Reynold Poernomo is an Australian-Indonesian chef who competed on MasterChef Australia (Season 7) and was titled 'dessert king'. Two years ago, he and his two brothers opened up Koi in Sydney CBD, selling delicious and beautifully crafted desserts.
Last year, they expanded their business to introduce savory dishes to their menu and opened up Monkey's Corner (a cute restaurant located right next door to Koi). We finally had the opportunity to try their tasting menu in May 2019. For $88 per person, we were left full and satisfied.
Please excuse these photos. They were taken on my Samsung S9+ with tipsy hands.
First to try, these bite sized crab pie tee of whipped kelp, roe and chive cigar. We really enjoyed the thin crispy outer layer which added a nice crunch to the smooth creaminess of the kelp. The salty roe added a refreshing balance to the bite.
I forgot to take these photos but we ordered the oysters for $4.50 each and received the bread with sambal butter. The oysters were good, just simple Sydney rock oysters with mignonette. To be honest, I don't remember the bread and butter much but Annie said the sambal made her go "oooooooh 😲" so it must be good.
Next was this pumpkin rendang. yogurt, with spiced pumpkin seeds. The mild pumpkin rendang was a very interesting Malaysian twist but we're not too sure how we feel about the drops of yogurt. The pumpkin seeds added a crunch that separated the thick cream of the yogurt, which helped made it easier to swallow. It's very innovative and delicious but not our favourite dish choice.
A step closer to savoury, we have grilled hapuka fish, mussels, charred garlic puree, blush turnip, fingerlime and roe dressing. The fish was very moist and soft, with the right amount of salt. It was a very Asian style way of seasoning the dish. The roe dressing was mild and delicious and really covered the savoriness of the fish.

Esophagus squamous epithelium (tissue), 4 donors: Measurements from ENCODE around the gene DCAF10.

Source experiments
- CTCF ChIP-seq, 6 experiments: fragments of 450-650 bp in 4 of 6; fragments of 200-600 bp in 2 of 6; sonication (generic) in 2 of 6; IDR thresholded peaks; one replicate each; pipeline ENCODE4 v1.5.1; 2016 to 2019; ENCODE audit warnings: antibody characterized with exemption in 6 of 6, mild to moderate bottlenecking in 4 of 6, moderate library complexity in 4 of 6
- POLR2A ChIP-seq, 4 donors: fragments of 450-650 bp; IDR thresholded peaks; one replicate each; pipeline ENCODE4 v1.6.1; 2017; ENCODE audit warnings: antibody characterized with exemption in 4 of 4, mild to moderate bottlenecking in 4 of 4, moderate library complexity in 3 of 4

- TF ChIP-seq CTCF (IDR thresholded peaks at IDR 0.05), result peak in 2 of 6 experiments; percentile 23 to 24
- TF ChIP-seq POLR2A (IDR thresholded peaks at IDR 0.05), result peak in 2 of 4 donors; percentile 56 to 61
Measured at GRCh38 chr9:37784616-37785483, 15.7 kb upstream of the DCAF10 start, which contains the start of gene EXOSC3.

This was the braised short rib, puffed grains, pumpkin puree, enoki mushroom, capsicum, sambal, beef jus. The beef was not as tender as we would have liked it. The sauce was very rich and thick, which did not help with swallowing the beef. It got exhausting to chew after a while. The puffed grains were great and helped cut through the richness, adding a light crunchy texture.
Moving on to their specialty: desserts, we have binchotan. This is Jasmine tea gelato, black sesame, bbq pineapple, coconut, yuzu, charcoal meringue. This was really good, with unique crunches, fruity freshness and mild, earthy creaminess from the sesame and tea flavours. We're all Asian so we loved the flavours used.
The next dessert was called mon-yet. It composed of banana , dulce, palmyra sugar cake, Valrhona Itakuja sorbet and caramel. There was no aritificial flavouring of banana; it tasted really fresh and vibrant which helped break down the sugary thickness of the caramel. There was a lot of different textures in this dish and we honestly just loved it.
This is an extra dessert dish called moss. For an extra $22, you get pistachio monte, caramel, lime curd, matcha, lime yogurt, and apple goodness. The matcha was not overpowering and the apple was not sour. It was a very neutral, slightly sweet and a hint of acidic flavouring dessert. Annie said there was a perfect balance of chiffon cake, yogurt and yuzu. It was a bit hefty for a dish but it starred on MasterChef so it's kind of a sweet celebrity 😉.
Overall, we really enjoyed our dining experience at Koi. We booked a table for 4 at 8:30PM on a Friday night and almost had the entire upper floor to ourselves. We also walked away with a discounted bill, wooo!
If you have a sweet tooth and you're looking for a different kind of fine dining, book a reservation. And if you just have a sweet tooth, then pop by for some cute dessert to take home.
As always, thank you for reading.